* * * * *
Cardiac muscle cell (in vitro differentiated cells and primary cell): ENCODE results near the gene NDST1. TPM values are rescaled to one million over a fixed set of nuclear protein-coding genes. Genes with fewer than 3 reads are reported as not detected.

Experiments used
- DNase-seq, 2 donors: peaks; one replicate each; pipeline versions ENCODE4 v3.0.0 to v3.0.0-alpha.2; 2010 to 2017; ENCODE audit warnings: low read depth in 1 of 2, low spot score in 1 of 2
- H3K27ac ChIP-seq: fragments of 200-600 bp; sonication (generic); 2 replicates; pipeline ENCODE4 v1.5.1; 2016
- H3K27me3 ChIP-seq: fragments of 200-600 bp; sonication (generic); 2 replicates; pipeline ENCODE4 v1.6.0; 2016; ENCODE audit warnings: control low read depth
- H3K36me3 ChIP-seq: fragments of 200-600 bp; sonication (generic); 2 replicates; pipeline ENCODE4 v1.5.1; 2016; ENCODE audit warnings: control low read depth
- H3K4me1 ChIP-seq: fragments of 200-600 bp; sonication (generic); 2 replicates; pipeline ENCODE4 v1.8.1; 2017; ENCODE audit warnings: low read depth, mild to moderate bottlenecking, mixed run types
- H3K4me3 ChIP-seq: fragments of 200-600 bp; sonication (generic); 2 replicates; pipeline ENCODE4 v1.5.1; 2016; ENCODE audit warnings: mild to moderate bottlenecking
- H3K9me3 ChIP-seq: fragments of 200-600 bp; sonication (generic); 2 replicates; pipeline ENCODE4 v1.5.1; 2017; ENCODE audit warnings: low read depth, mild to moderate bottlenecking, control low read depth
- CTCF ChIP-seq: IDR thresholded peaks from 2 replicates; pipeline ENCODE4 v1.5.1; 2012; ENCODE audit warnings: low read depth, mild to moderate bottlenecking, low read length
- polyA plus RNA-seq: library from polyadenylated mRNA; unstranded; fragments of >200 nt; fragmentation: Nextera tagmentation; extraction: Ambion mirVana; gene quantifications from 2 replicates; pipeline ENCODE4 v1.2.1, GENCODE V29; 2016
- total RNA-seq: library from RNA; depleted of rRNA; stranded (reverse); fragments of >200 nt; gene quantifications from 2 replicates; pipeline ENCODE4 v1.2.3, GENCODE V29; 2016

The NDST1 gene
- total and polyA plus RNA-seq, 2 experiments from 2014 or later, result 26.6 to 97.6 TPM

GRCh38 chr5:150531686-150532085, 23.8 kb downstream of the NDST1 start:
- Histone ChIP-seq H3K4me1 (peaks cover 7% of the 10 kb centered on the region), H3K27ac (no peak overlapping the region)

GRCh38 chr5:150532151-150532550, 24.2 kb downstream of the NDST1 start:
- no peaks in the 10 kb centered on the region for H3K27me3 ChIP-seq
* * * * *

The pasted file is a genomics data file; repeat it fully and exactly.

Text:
Cardiac muscle cell (in vitro differentiated cells and primary cell): ENCODE results near the gene NDST1. TPM values are rescaled to one million over a fixed set of nuclear protein-coding genes. Genes with fewer than 3 reads are reported as not detected.

Experiments used
- DNase-seq, 2 donors: peaks; one replicate each; pipeline versions ENCODE4 v3.0.0 to v3.0.0-alpha.2; 2010 to 2017; ENCODE audit warnings: low read depth in 1 of 2, low spot score in 1 of 2
- H3K27ac ChIP-seq: fragments of 200-600 bp; sonication (generic); 2 replicates; pipeline ENCODE4 v1.5.1; 2016
- H3K27me3 ChIP-seq: fragments of 200-600 bp; sonication (generic); 2 replicates; pipeline ENCODE4 v1.6.0; 2016; ENCODE audit warnings: control low read depth
- H3K36me3 ChIP-seq: fragments of 200-600 bp; sonication (generic); 2 replicates; pipeline ENCODE4 v1.5.1; 2016; ENCODE audit warnings: control low read depth
- H3K4me1 ChIP-seq: fragments of 200-600 bp; sonication (generic); 2 replicates; pipeline ENCODE4 v1.8.1; 2017; ENCODE audit warnings: low read depth, mild to moderate bottlenecking, mixed run types
- H3K4me3 ChIP-seq: fragments of 200-600 bp; sonication (generic); 2 replicates; pipeline ENCODE4 v1.5.1; 2016; ENCODE audit warnings: mild to moderate bottlenecking
- H3K9me3 ChIP-seq: fragments of 200-600 bp; sonication (generic); 2 replicates; pipeline ENCODE4 v1.5.1; 2017; ENCODE audit warnings: low read depth, mild to moderate bottlenecking, control low read depth
- CTCF ChIP-seq: IDR thresholded peaks from 2 replicates; pipeline ENCODE4 v1.5.1; 2012; ENCODE audit warnings: low read depth, mild to moderate bottlenecking, low read length
- polyA plus RNA-seq: library from polyadenylated mRNA; unstranded; fragments of >200 nt; fragmentation: Nextera tagmentation; extraction: Ambion mirVana; gene quantifications from 2 replicates; pipeline ENCODE4 v1.2.1, GENCODE V29; 2016
- total RNA-seq: library from RNA; depleted of rRNA; stranded (reverse); fragments of >200 nt; gene quantifications from 2 replicates; pipeline ENCODE4 v1.2.3, GENCODE V29; 2016

The NDST1 gene
- total and polyA plus RNA-seq, 2 experiments from 2014 or later, result 26.6 to 97.6 TPM

GRCh38 chr5:150531686-150532085, 23.8 kb downstream of the NDST1 start:
- Histone ChIP-seq H3K4me1 (peaks cover 7% of the 10 kb centered on the region), H3K27ac (no peak overlapping the region)

GRCh38 chr5:150532151-150532550, 24.2 kb downstream of the NDST1 start:
- no peaks in the 10 kb centered on the region for H3K27me3 ChIP-seq